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`India recognised Israel decades ago'

Diplomatic Correspondent

Reference to Iranian President's recent remarks on Israel


  • JWG working out modalities of implementing nuclear agreement with the U.S.
  • Separating civilian and military nuclear facilities a "precondition"
  • A period of intensive consultations expected

    NEW DELHI: The External Affairs Ministry said on Thursday that it had recognised Israel "decades ago" when asked to comment on remarks made by Iranian President Mahmoud Ahmadinejad that Israel should be "wiped off the map."

    India, the Ministry spokesman pointed out, also had diplomatic relations with Israel. When asked if he had nothing to say on the Iranian leader's remarks, he replied "I have said what I have to say."

    Asked about the comments made by U.S. State Department spokesman that before any agreement was presented to Congress, India needed to take steps to separate its civilian and military nuclear programmes, he said a joint working group was working out the modalities of implementing the July 18 civil nuclear agreement with the United States.

    On remarks made by some U.S. Congressmen on Wednesday asking for transparency on the deal, the spokesman said this was a demand made of the Bush Administration.

    "So, that question should be addressed to the U.S. Administration."

    Pre-conditions

    According to the transcript of the State Department spokesman's remarks, India separating its civilian and military nuclear facilities was one of the "preconditions" for the agreement being presented to the U.S. Congress.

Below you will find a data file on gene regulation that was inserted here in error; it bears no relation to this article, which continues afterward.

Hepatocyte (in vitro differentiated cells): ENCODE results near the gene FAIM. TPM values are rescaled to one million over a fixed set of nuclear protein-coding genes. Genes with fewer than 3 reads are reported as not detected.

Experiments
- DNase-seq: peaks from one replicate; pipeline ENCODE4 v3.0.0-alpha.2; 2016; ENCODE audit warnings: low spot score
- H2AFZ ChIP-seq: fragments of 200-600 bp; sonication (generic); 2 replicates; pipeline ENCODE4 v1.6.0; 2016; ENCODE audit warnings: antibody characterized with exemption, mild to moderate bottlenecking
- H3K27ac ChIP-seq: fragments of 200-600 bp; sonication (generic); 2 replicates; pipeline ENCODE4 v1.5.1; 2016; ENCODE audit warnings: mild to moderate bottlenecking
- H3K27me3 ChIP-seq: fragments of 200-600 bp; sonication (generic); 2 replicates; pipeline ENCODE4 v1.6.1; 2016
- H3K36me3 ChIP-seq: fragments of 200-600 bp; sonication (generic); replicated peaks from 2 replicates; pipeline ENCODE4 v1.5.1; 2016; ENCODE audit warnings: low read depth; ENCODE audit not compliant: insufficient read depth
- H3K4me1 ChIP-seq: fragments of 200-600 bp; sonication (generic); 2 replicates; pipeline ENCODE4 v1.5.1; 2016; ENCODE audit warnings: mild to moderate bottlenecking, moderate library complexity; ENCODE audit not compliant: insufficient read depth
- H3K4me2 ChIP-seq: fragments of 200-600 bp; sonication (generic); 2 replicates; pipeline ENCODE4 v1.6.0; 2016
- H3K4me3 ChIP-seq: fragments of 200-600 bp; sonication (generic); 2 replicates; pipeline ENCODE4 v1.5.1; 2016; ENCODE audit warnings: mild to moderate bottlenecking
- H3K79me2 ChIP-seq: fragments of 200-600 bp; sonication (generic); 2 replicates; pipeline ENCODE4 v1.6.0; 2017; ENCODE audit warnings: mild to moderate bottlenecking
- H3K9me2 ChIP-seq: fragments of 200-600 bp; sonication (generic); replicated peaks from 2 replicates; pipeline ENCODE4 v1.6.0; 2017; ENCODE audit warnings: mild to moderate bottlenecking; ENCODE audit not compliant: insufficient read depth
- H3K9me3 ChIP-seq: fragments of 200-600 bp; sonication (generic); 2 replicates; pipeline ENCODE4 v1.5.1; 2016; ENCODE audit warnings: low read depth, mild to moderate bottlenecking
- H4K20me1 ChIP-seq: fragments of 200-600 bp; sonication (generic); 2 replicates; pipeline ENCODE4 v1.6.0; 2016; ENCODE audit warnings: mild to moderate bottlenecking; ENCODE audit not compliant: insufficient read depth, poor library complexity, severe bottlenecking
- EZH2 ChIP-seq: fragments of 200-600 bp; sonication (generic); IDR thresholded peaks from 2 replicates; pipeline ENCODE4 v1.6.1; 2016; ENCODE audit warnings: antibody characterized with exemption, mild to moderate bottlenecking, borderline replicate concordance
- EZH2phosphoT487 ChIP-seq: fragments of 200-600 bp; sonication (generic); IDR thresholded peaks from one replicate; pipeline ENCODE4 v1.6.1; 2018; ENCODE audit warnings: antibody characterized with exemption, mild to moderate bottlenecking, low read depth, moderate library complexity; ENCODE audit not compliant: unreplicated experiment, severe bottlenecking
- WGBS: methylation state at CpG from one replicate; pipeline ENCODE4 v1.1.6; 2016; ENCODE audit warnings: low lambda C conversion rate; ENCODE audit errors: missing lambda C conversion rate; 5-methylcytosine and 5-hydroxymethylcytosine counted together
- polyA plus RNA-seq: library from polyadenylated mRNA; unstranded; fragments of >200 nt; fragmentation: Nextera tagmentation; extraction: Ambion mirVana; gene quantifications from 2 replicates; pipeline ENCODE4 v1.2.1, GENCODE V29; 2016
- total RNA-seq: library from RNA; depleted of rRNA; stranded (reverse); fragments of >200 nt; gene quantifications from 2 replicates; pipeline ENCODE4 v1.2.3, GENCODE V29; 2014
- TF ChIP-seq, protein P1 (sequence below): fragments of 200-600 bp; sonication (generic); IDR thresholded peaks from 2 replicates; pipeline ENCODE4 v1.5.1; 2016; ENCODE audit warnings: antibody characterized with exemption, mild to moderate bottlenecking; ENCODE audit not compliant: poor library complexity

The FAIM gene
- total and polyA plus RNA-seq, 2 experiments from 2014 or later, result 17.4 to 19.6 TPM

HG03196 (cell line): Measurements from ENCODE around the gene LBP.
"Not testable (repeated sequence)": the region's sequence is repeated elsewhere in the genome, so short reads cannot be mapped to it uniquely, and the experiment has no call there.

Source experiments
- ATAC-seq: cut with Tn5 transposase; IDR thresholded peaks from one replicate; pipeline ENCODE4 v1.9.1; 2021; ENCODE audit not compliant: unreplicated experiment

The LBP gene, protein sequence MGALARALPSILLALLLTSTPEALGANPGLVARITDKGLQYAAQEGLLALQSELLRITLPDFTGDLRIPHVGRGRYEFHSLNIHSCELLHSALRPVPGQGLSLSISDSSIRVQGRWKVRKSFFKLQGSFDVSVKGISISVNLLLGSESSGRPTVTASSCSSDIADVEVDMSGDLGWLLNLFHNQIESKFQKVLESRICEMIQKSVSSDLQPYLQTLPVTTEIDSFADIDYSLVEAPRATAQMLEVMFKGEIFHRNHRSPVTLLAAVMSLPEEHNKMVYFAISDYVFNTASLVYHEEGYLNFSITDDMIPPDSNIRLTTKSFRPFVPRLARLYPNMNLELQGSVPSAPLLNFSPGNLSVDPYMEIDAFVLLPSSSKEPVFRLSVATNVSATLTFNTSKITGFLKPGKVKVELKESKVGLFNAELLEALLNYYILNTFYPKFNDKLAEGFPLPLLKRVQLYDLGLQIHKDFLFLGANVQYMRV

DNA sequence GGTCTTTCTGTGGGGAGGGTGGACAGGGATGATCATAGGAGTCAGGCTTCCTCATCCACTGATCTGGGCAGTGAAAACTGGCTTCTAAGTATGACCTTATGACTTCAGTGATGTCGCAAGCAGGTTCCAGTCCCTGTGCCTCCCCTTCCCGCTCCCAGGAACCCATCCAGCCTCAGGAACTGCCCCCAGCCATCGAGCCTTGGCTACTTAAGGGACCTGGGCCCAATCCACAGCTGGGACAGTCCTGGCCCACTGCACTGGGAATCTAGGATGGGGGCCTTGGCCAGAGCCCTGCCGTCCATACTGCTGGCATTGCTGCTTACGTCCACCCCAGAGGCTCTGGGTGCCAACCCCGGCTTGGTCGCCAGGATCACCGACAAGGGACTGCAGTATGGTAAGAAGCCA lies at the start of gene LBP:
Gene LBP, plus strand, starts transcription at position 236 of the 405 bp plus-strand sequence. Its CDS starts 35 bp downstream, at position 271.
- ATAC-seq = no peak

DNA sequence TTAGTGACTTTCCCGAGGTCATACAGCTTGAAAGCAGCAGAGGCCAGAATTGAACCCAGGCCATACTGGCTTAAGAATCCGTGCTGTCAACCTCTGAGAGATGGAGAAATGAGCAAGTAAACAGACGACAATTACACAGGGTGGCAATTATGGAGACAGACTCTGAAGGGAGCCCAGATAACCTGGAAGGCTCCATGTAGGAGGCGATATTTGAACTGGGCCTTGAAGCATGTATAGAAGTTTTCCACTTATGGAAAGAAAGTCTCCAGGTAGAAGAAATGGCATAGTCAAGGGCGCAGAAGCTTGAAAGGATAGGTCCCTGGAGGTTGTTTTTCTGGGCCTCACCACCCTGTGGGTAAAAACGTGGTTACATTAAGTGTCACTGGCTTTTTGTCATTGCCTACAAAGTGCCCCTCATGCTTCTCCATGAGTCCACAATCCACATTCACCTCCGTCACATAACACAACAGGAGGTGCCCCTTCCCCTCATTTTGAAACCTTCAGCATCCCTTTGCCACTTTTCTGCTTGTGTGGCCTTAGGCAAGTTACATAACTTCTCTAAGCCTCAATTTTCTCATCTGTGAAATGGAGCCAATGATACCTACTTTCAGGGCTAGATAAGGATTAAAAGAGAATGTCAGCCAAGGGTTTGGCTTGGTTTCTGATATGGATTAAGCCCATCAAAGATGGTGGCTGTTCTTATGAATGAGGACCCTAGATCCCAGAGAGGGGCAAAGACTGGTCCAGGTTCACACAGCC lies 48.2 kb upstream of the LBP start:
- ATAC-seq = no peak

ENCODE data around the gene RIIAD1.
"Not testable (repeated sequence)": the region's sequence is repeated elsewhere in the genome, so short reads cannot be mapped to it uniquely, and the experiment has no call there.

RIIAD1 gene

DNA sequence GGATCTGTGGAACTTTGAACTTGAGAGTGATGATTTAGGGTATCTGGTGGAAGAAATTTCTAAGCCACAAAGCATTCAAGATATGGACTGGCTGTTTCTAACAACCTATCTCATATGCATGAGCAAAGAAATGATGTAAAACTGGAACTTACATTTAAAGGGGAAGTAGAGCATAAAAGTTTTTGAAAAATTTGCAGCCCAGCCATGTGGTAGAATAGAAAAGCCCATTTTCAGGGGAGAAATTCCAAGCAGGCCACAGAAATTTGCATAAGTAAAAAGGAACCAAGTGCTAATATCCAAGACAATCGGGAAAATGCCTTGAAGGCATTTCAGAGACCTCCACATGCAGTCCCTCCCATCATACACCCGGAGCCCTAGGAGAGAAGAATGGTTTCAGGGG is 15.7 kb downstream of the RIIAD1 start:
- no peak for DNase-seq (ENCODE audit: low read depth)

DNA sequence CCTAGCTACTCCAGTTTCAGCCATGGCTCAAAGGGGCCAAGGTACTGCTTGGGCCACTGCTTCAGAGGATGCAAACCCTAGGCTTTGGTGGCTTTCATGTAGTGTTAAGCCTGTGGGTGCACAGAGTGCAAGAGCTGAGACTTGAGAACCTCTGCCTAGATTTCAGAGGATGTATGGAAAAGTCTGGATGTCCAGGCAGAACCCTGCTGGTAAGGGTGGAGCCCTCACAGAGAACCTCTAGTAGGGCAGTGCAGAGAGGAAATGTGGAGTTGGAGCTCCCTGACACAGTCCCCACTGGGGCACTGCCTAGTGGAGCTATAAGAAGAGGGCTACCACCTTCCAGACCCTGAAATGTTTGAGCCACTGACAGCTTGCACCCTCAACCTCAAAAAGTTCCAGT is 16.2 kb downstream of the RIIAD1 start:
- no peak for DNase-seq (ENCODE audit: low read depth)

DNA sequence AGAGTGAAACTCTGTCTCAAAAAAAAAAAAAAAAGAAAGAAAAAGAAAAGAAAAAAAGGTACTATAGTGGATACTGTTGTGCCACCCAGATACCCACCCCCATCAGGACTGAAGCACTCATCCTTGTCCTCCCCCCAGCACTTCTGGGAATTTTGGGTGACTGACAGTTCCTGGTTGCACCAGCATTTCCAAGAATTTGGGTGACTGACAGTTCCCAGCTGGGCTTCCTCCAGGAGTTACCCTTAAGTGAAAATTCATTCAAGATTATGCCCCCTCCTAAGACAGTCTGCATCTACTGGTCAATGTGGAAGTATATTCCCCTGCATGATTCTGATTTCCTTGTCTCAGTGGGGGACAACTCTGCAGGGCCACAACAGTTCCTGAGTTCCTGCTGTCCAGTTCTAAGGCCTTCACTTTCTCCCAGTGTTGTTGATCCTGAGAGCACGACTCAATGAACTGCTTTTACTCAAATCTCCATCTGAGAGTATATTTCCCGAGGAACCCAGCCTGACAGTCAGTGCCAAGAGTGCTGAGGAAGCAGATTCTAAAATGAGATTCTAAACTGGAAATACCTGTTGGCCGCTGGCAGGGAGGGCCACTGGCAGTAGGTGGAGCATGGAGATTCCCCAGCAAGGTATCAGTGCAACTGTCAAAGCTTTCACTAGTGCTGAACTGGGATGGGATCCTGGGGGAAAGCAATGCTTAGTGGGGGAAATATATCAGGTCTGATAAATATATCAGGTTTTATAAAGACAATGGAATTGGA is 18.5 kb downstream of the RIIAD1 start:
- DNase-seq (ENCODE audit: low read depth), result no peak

"If any [civil nuclear] agreement [with India] does, in fact, go forward, it would require action by the Congress. But before we actually present any agreement to the Congress, India needs to take several steps, including the separation of their civilian and military nuclear program[me]s, so these are preconditions for us actually presenting this agreement to the Congress," he said in Washington.

    "We are convinced that this is a good agreement for the United States, a good agreement for India and the world if India does take certain steps. So I would expect that there is going to be a period of intensive consultations in the coming months. And Under Secretary [Nicholas] Burns made it very clear in his discussions with the Indian Government as well as in his public comments that we have begun some initial consultations, but we are not at the point of presenting an agreement to Congress for them to make decisions about. That step would require first some actions from the Indian Government. We are going to be working with the Indian Government on this matter, but it will first require some action on their part," the State Department spokesman added.

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